Mixed Signals on the Health of the Job Market

The BLS employment report for January offers a puzzling and mixed picture of the health of the current job market. The household survey shows a continued and large drop in unemployment, caused almost entirely by an increase in the percentage of Americans who report holding a job. Respondents to the BLS household survey reported a jump in employment of 589,000 in January following an increase of almost 300,000 in December. With employment gains this large it is hardly surprising the unemployment rate has fallen, dropping 0.8 percentage points over the past two months. The jobless rate has now declined more than a percentage point since reaching a recession peak in October 2009.

The Labor Department’s employer survey offers a much bleaker picture of the current job market. On a seasonally adjusted basis, January job gains were estimated to be just 36,000, a disappointing slowdown compared with rates of employment growth in recent months. Some of the slowdown was due to bad winter weather, but over the past three months job gains have averaged only about 83,000 a month, a rate of increase that is too slow to reduce the unemployment rate.

As was the case last year, government employment was weak in January. Total public employment has shrunk 253,000 over the past 12 months, with virtually all of the loss concentrated in local government payrolls. Given the weak fiscal outlook of many state and local governments, these numbers are not likely to improve over the next year. Therefore, the nation’s hope for an employment rebound depends on the appetite of private employers for new workers. The latest job report and the Labor Department’s revisions in the payroll numbers for last year suggest that private-sector demand for additional workers remains weak.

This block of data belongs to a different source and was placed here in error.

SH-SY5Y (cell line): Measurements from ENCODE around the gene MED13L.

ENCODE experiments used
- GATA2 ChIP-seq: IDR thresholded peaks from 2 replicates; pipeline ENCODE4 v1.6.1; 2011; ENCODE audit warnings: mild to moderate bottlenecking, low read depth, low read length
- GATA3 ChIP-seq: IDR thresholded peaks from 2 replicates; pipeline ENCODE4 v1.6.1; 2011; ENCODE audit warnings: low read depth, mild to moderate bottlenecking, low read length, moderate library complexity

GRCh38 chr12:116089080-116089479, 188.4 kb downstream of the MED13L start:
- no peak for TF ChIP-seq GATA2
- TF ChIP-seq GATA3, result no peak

When there is a large discrepancy between the household and employer surveys, it is natural to ask which is more likely to be accurate. Statistical analysis of the historical record suggests there is little reason to put greater weight on one survey than on the other. In measuring month-to-month changes in the employment situation, there is some justification for slightly favoring the trends uncovered in the payroll survey. Over a two- or three-month period, however, there is not much evidence that the employer survey is preferable to the household survey.

Both Labor Department surveys agree in showing that the 2008-2009 recession was the worst downturn of the post-war era. The two are also consistent in showing that the job market rebound since late 2009 was unusually weak. The two surveys do not offer a consistent story about the health of the job market in the past couple of months. The employer survey shows very meager job gains; the household survey shows robust employment growth and a sharp drop in the unemployment rate. It is wrong to think the truth must lie exactly halfway between these two possibilities. However, a betting man would not put all his money on just one of the surveys either. Both surveys show continued gains in the job market. It may be several months before we know whether the pace of recovery is fast enough give hope to the nation’s unemployed.